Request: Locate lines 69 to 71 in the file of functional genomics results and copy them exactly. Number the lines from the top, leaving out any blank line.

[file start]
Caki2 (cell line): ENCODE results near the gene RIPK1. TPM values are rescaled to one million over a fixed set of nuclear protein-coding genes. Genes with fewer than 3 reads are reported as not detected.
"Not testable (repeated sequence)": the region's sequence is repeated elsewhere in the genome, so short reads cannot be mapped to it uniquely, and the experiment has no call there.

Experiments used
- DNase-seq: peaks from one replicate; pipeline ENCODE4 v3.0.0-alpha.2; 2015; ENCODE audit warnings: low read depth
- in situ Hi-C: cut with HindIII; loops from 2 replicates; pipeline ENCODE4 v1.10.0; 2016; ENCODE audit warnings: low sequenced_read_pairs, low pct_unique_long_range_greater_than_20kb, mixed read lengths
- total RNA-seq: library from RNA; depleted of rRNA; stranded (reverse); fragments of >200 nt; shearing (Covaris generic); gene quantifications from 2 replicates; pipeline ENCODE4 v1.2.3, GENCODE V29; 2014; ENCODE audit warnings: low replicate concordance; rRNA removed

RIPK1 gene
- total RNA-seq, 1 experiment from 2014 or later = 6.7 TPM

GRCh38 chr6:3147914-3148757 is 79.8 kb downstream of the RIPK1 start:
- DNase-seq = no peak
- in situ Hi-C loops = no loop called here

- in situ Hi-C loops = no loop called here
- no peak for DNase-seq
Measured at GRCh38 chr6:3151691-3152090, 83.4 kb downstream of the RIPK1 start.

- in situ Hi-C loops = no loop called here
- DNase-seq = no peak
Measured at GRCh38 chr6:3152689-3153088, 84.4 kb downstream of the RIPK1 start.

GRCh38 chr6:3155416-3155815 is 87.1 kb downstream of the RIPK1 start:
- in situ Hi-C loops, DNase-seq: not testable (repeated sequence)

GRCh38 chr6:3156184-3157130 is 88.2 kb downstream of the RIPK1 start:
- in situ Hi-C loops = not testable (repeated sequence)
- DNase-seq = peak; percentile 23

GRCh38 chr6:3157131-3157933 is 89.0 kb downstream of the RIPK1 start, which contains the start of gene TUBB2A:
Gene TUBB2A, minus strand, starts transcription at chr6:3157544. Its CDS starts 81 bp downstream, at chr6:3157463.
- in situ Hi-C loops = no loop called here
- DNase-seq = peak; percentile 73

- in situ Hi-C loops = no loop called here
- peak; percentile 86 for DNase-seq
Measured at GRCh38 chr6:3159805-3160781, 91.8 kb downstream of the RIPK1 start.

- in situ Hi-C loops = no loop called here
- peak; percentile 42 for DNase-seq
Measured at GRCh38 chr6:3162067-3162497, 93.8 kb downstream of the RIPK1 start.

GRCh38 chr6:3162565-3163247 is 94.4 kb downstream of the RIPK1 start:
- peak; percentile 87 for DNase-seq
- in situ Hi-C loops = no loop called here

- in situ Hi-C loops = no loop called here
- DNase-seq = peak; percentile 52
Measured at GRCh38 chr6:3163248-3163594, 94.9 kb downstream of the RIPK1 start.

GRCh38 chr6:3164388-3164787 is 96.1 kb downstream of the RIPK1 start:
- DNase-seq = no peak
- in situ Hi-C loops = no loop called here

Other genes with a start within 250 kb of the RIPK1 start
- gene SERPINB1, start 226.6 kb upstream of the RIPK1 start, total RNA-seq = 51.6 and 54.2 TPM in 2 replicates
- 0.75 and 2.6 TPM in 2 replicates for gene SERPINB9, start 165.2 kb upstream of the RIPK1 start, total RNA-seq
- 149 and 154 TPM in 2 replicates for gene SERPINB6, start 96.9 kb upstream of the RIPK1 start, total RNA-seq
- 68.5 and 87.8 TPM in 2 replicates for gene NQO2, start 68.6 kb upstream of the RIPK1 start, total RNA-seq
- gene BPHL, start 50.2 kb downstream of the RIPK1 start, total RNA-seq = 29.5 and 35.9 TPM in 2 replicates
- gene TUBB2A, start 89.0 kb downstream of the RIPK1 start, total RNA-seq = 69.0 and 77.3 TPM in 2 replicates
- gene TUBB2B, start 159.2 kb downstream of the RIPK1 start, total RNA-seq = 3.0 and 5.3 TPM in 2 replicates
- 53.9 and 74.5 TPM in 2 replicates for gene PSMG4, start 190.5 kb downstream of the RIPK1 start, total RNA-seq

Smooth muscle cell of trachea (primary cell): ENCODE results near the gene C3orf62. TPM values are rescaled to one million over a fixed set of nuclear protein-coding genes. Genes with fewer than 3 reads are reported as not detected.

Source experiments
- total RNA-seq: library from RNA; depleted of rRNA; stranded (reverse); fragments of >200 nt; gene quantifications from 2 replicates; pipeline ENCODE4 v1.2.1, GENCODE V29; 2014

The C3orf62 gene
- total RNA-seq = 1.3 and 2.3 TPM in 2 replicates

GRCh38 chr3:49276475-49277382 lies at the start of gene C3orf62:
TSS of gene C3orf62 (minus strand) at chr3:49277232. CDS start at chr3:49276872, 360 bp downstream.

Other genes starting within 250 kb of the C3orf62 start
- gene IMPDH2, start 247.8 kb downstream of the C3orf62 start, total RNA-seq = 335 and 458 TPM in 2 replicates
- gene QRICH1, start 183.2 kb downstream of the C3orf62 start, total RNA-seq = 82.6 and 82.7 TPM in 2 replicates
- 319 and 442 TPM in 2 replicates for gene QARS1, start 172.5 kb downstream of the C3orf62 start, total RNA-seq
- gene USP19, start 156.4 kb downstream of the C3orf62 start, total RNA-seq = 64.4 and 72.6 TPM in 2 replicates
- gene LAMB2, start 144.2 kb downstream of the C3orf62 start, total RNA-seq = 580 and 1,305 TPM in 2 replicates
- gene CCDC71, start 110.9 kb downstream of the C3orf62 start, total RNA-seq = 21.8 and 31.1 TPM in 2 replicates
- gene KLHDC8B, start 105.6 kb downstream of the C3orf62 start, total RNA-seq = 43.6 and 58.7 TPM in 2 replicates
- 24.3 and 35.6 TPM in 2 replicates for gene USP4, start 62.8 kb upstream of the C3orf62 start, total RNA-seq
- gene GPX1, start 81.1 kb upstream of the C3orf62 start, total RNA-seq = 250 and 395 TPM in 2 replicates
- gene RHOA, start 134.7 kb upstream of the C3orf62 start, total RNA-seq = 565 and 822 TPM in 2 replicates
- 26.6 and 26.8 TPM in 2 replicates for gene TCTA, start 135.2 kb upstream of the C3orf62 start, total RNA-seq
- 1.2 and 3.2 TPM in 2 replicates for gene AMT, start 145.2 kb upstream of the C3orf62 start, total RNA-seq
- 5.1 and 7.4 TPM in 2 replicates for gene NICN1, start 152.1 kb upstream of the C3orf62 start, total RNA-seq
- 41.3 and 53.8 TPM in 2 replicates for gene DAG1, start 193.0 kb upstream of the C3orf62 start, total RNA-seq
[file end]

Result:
- 26.6 and 26.8 TPM in 2 replicates for gene TCTA, start 135.2 kb upstream of the C3orf62 start, total RNA-seq
- 1.2 and 3.2 TPM in 2 replicates for gene AMT, start 145.2 kb upstream of the C3orf62 start, total RNA-seq
- 5.1 and 7.4 TPM in 2 replicates for gene NICN1, start 152.1 kb upstream of the C3orf62 start, total RNA-seq